In a race with India to the moon’s south pole, Russia is set to launch its first lunar landing spacecraft in 47 years on August 11. The launch will happen four weeks after Indian space agency ISRO sent up its Chandrayaan-3 lunar lander, due to touchdown at the pole on August 23.
The Luna-25 spacecraft would take five days to fly to the celestial body and spend another five to seven days in lunar orbit before descending, Russian space agency Roscosmos said. The timetable implies the spacecraft could match or even narrowly beat its Indian rival in the race.
While rough terrain makes landing on the south pole relatively difficult, scientists believe the region could hold significant quantities of ice which could later be used to extract oxygen and fuel to support a future human population there.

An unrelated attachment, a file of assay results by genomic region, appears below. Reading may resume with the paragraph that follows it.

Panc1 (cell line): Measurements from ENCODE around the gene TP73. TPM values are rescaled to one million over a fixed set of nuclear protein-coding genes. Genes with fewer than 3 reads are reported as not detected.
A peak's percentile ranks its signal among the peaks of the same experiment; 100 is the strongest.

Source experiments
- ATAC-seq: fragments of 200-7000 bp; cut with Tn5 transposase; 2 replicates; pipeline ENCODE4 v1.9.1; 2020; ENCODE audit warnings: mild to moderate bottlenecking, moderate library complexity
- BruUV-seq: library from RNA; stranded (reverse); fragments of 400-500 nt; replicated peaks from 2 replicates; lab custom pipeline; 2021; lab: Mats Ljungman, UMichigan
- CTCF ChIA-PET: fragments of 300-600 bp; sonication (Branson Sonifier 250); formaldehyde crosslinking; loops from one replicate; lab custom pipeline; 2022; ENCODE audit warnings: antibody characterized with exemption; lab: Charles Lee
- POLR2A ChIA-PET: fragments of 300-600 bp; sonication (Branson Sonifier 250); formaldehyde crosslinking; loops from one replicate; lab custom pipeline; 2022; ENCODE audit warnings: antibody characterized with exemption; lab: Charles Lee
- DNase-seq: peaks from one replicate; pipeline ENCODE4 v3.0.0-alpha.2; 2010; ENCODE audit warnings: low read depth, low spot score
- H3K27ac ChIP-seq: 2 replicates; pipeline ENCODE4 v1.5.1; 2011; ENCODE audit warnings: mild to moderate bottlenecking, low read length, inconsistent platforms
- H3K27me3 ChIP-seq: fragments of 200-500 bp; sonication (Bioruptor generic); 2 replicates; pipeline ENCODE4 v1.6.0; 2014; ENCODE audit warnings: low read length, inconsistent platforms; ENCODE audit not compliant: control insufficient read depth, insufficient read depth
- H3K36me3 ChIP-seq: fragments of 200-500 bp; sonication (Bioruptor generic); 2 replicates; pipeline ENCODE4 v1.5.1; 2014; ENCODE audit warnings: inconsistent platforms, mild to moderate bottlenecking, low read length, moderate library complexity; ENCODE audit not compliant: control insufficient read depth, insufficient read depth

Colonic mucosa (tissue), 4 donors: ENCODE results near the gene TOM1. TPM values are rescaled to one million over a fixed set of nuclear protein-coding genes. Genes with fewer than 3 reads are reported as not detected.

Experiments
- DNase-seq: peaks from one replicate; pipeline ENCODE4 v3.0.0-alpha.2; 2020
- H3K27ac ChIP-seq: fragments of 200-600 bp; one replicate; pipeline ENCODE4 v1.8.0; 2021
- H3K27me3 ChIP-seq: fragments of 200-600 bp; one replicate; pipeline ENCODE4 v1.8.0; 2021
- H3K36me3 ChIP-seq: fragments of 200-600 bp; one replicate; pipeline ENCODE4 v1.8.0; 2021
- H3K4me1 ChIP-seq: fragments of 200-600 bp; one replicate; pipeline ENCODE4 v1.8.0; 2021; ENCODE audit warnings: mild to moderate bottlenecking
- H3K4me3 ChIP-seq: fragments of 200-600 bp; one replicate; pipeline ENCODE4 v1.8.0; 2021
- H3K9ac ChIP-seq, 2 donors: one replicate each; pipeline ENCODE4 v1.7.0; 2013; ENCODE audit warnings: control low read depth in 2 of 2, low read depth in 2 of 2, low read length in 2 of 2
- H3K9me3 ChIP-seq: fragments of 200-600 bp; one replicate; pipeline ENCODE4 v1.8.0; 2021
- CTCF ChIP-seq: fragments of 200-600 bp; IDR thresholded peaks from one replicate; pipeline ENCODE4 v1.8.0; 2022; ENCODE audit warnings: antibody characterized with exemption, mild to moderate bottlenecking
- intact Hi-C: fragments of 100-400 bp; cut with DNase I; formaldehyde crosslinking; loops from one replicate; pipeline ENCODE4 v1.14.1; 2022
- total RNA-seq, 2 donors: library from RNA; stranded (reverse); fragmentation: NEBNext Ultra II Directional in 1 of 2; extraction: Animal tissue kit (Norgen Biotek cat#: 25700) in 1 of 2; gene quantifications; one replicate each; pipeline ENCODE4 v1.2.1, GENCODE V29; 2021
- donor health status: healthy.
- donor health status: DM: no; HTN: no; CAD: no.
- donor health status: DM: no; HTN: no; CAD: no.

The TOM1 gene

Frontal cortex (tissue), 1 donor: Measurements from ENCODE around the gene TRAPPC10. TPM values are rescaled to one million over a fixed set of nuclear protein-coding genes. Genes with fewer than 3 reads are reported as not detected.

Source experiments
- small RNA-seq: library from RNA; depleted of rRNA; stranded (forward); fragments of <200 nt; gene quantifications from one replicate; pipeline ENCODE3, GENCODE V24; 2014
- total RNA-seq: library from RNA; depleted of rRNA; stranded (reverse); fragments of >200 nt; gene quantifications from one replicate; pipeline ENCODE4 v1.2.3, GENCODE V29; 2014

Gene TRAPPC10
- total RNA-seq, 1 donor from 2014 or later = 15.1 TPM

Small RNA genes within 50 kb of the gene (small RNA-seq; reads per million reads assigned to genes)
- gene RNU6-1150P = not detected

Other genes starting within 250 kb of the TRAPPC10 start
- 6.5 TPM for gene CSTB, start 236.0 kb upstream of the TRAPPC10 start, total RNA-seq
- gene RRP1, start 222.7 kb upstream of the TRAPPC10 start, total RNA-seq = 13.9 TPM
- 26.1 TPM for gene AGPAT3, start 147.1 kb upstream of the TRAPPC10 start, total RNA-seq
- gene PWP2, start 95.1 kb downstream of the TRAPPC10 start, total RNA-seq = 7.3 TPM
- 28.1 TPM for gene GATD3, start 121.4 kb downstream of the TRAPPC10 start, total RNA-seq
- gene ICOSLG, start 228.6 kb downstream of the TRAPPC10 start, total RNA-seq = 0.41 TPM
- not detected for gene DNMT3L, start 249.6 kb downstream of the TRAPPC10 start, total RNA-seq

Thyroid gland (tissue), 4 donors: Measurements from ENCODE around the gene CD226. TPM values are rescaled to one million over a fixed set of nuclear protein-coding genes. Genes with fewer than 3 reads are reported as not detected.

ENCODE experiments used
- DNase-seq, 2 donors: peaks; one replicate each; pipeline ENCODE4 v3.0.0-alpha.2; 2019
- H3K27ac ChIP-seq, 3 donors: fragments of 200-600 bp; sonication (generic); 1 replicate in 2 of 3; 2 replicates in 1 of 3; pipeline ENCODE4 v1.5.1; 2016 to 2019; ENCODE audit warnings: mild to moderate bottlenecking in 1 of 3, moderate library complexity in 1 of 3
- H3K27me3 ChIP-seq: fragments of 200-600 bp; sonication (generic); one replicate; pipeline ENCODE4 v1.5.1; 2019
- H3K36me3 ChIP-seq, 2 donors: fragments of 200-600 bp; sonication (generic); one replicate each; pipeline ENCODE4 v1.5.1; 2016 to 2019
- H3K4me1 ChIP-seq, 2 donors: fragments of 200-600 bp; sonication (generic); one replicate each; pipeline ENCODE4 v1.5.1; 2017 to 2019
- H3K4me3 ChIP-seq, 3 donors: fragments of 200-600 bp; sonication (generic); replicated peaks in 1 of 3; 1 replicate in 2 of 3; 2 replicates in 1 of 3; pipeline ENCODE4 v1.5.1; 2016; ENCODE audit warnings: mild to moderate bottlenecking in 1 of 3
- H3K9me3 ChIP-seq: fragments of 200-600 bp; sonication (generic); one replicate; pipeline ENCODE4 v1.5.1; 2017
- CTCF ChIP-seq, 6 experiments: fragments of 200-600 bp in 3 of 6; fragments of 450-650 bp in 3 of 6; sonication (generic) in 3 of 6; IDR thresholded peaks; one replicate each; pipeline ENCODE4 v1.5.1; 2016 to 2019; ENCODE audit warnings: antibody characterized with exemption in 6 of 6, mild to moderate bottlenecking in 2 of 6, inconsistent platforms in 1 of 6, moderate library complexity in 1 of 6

Despite Similar Landing Schedules …
The two spacecrafts would not interfere with each other’s missions or collide because they have different landing areas planned, Roscosmos stressed. While Chandrayaan-3 is due to run experiments on the moon for a couple of weeks, Luna-25 will work for a year.
The Russian space mission will take rock samples from a depth of up to 15 cm to test for the presence of frozen water. The launch from the Vostochny cosmodrome has been delayed for nearly two years as it was originally planned for October 2021.
At 7:30 am on August 11, residents of a village in the country’s far east will be evacuated from their homes, owing to a “one in a million” possibility of one of the rocket stages that launches Luna-25 falling to the earth there, a local official mentioned.